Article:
The Far North District Council has received a mixed report from the Ombudsman's investigation into the council's Official Information Act request processes.
Chief Ombudsman Peter Boshier's report says the council is serious about being open and transparent about its obligations, but has several areas to work on.
Will Taylor, FNDC general manager corporate services, welcomed the report, which he said confirmed that the council was serious about being open and transparent, and that despite capacity constraints, it generally responded to LGOIMA requests efficiently and within statutory timeframes. It also highlights areas where processes could be improved.
A number of suggested changes had already been implemented, and the council was committed to further improving its LGOIMA performance.
The report said the council faced some big challenges given its remote location, the size of the district and the distribution of its diverse communities across many small population centres. Unemployment rates were usually higher than the national average, and the median income was significantly lower. The ratepayer base was small, and infrastructure costs large, so resourcing council functions could be a struggle.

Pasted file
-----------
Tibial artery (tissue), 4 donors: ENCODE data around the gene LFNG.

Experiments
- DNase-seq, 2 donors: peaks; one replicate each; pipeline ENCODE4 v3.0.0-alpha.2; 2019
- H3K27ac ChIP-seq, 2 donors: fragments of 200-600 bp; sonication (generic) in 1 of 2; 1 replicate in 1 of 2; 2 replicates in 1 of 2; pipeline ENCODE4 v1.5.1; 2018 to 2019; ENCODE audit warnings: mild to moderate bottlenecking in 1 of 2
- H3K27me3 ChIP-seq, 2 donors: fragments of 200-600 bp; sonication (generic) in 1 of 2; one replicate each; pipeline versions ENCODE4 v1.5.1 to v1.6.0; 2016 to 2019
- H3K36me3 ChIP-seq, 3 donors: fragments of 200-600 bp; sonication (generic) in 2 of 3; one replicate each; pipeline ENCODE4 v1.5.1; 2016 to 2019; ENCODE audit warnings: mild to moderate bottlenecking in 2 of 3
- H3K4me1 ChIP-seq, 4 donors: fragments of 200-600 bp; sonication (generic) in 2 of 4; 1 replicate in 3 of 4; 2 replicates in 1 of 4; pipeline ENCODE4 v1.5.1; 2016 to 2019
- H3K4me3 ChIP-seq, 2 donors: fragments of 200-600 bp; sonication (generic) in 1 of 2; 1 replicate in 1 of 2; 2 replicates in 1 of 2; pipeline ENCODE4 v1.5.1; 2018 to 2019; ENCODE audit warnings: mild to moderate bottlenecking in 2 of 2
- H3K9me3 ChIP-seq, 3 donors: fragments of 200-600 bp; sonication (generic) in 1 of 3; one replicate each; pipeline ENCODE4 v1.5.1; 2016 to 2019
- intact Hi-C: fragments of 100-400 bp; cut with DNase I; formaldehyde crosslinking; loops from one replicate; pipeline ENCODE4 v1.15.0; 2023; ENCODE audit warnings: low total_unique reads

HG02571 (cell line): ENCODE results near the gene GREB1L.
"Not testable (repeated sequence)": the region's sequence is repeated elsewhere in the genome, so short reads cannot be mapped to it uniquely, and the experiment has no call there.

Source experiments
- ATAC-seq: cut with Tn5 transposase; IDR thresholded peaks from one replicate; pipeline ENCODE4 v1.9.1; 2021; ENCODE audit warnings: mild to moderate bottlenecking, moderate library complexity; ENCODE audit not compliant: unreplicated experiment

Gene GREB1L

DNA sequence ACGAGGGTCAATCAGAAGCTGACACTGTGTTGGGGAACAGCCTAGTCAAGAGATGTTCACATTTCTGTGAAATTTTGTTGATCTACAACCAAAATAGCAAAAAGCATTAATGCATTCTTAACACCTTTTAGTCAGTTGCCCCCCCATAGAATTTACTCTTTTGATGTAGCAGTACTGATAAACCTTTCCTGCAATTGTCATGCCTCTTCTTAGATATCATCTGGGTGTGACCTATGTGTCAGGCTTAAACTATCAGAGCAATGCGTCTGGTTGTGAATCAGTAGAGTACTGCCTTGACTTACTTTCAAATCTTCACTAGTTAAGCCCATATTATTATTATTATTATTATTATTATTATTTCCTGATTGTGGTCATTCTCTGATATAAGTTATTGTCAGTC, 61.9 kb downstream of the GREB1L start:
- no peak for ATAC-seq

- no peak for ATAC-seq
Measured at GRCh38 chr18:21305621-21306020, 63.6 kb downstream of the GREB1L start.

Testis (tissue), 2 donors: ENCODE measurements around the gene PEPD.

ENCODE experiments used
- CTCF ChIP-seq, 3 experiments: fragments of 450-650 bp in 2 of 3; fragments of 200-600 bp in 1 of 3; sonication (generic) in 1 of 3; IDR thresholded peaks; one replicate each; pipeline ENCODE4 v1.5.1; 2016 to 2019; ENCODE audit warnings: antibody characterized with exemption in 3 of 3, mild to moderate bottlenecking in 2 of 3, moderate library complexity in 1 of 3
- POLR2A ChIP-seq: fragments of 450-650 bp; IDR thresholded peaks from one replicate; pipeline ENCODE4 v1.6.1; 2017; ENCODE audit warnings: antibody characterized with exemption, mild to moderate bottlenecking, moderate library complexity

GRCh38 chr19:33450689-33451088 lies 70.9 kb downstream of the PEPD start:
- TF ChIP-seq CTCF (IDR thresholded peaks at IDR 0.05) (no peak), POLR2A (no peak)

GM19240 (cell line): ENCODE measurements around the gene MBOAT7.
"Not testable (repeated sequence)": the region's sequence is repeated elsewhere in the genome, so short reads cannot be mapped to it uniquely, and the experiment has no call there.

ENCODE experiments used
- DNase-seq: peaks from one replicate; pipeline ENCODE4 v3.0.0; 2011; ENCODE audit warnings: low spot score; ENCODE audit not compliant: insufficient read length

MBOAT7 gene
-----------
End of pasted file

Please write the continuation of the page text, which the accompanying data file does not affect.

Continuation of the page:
The council had featured at the "higher end" of district council complaint numbers to the Ombudsman's office this year.
His investigation identified a number of positives, the report noting that the council's legal team, which was responsible for managing formal LGOIMA requests, generally did so efficiently and within statutory timeframes. The council had a skilled and dedicated governance team, responsible for council meetings, and its property information team had worked hard to return to issuing LIM reports on time following a short period of unavoidable delays in the last financial year.
"It is clear that council staff take their responsibilities towards their community very seriously," Boshier said.
"They are strongly committed to the need for the council to be open and accountable, and are keenly aware of resource constraints. This was demonstrated in various examples of communications with the public where staff were upfront about the reasons the council was not able to do something, and took the time to explain why.
"The council's communications approach is similarly open. The decision to introduce a reputation measure in its Resident Opinion Survey, and publish the full results, is an excellent example of transparency in action.''
However, there were areas in which the council could improve significantly.
"There are currently no council policies on official information, no training is provided to staff about LGOIMA, and the guidance for staff responding to requests for information is insufficient," he said.
"Recent organisational changes have had an impact on the ability of the governance team to ensure compliance with LGOIMA timeframes for meeting notices and agendas.
"The ability of staff to achieve statutory timeframes on LGOIMA requests and LIM reports is dependent on workflows and, at times, there may not be enough people to meet the demand. It is the responsibility of senior leadership to foster a culture that promotes good official information and meeting practices."
The report also found a lack of visible engagement from senior leadership with the council's LGOIMA obligations.